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Statue of Liberty Sculptor

Frederic-Auguste Bartholdi

Bartholdi (1834-1904) was born in Colmar in Alsace, France. He received training there and in Paris as an architect. He also studied painting in Paris, and in 1855 he traveled to the Middle East to continue his studies.

However, Bartholdi was soon devoting his energy to sculpture. His main interest was monumental sculpture, particularly large-scale pieces of heroic accomplishments, personalities, and events. While the Statue of Liberty is his best known work, his masterpiece is the "Lion of Belfort" (completed 1880), which is carved out of the red sandstone of a hill that towers over the city of Belfort in eastern France and is one of a number of patriotic sculptures by Bartholdi that were inspired by the French defeat in the Franco-German War of 1870-71.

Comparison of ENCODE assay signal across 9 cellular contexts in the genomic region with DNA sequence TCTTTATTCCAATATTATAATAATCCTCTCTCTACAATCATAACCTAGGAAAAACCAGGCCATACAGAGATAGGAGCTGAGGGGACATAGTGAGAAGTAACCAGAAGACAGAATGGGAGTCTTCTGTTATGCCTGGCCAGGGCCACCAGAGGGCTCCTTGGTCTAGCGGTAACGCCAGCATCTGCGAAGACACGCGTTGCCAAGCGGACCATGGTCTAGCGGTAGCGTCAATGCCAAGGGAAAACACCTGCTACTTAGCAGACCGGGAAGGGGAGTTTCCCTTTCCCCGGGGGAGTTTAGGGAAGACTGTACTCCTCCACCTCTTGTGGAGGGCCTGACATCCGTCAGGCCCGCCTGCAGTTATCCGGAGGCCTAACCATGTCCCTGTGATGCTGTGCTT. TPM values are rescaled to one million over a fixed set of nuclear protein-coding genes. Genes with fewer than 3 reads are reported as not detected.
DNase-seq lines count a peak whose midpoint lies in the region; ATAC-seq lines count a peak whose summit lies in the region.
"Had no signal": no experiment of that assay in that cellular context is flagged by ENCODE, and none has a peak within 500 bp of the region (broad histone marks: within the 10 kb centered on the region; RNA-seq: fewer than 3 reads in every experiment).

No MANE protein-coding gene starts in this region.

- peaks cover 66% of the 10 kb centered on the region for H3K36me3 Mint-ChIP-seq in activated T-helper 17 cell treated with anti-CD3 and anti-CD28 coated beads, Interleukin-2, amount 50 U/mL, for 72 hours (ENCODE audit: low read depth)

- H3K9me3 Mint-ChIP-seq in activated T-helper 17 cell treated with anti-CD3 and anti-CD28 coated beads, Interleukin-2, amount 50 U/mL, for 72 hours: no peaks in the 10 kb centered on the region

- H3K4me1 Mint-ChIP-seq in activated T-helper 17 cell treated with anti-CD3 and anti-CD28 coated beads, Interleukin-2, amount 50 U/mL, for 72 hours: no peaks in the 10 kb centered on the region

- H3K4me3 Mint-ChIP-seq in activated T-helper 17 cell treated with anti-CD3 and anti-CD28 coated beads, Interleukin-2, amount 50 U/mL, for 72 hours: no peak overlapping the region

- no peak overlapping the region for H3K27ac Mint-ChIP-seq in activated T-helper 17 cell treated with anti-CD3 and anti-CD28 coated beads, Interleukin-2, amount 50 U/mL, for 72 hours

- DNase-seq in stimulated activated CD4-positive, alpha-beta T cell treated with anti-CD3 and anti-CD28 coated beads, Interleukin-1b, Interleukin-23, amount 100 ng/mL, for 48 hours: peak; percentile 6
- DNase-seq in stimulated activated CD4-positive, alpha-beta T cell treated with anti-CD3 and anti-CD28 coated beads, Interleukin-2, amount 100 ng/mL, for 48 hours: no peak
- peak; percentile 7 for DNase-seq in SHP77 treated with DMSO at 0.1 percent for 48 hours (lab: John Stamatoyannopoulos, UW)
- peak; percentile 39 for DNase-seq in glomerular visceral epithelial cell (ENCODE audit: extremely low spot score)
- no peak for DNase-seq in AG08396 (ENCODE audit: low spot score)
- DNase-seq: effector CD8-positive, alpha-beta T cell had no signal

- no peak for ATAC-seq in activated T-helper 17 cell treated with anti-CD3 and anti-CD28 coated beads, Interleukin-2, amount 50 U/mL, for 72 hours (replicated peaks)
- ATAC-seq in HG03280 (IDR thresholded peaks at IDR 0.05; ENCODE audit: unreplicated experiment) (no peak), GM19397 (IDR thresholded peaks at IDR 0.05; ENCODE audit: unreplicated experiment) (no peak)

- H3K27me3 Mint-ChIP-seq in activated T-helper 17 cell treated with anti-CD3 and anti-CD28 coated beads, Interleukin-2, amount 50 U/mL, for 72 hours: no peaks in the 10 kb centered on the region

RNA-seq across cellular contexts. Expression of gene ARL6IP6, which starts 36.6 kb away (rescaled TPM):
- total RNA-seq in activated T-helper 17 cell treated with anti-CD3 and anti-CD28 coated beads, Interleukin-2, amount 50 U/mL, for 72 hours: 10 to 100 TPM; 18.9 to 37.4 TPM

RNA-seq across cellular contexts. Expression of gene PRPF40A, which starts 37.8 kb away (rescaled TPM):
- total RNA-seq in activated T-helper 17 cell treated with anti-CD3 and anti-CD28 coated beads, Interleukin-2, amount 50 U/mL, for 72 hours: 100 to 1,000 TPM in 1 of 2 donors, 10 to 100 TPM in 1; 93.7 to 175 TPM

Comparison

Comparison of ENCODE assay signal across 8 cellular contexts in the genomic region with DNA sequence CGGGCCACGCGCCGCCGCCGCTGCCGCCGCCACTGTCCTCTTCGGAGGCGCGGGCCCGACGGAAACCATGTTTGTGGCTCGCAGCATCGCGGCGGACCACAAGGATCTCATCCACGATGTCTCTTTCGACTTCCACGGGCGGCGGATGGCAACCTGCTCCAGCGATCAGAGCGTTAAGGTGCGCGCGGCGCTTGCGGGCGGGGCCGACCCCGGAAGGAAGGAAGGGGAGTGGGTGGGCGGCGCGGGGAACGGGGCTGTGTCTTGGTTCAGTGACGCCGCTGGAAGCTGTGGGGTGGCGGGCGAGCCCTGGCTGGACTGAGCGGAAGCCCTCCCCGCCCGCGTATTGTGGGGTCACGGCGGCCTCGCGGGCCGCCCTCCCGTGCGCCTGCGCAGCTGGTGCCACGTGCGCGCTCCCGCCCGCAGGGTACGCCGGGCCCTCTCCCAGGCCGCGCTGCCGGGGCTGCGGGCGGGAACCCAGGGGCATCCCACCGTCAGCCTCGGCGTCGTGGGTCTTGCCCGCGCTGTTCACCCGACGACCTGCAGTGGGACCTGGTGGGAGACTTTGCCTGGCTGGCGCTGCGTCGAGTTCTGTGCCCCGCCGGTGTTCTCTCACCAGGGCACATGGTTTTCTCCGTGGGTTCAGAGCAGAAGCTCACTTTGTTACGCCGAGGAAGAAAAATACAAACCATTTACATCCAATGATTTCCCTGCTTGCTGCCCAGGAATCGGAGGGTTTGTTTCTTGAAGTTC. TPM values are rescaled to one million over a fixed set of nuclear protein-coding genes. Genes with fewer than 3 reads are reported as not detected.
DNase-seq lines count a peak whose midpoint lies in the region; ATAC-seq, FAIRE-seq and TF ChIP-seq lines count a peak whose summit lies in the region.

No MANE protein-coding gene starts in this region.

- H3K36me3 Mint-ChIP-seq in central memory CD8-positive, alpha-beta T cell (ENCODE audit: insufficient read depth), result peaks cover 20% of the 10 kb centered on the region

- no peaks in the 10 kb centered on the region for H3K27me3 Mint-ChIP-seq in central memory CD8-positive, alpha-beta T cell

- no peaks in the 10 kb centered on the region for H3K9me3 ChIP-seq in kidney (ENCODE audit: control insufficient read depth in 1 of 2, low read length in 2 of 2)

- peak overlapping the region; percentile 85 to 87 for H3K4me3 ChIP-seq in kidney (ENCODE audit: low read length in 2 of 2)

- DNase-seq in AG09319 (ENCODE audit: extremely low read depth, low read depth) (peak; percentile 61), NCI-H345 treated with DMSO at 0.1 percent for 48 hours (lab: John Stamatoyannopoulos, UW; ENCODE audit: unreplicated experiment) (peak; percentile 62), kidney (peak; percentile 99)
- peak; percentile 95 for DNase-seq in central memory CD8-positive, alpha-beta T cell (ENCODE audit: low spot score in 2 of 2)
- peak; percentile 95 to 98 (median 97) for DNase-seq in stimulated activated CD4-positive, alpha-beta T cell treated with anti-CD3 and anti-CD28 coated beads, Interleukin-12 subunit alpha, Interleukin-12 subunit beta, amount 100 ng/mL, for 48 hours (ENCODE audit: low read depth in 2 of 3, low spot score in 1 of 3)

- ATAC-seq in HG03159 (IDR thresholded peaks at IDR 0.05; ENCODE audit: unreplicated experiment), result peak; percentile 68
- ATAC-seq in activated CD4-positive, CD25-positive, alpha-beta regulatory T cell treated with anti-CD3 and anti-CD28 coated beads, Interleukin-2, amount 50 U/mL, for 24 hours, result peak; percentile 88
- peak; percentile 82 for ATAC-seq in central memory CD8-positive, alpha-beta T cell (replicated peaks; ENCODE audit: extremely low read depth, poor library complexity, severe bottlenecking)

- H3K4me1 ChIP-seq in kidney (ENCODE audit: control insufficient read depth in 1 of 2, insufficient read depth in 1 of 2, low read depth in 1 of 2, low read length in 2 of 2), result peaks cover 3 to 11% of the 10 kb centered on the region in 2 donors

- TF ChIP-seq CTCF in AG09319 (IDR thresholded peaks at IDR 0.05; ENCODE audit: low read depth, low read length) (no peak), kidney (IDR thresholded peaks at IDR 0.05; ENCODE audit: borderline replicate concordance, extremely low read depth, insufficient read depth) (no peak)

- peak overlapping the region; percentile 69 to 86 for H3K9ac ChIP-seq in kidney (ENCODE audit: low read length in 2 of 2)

On February 18, 1879, the French sculptor Frédéric-Auguste Bartholdi (1834-1904) earned US Patent #11,023 for a "Design for a Statue." This statue, "Liberty Enlightening the World," would become one of the most famous monuments of world history. At a dinner party in 1865, Bartholdi and his host, historian Edouard-René de Laboulaye, had conceived the idea of France giving the US a monument for its Centennial of 1876. Many people believed Charlotte Bartholdi, the sculptor's mother was the model for the statue (see for yourself).

Other Statue of Liberty topics: Auguste Bartholdi, Construction, Copper, Corrosion, History, Head, Introduction, Model, Picture, Postcard, Restoration, Symbolism

Other landmarks: Christ the Redeemer, Colossus, Delhi pillar, Eiffel tower, Golden Gate bridge, Great Buddha, Guggenheim Museum (Bilbao), Guggenheim Museum (NYC), Normandy bridge, Oresund crossing, Quebec Bridge, Statue of Liberty, Thames Barrier, Titanic, Tower of the Orologio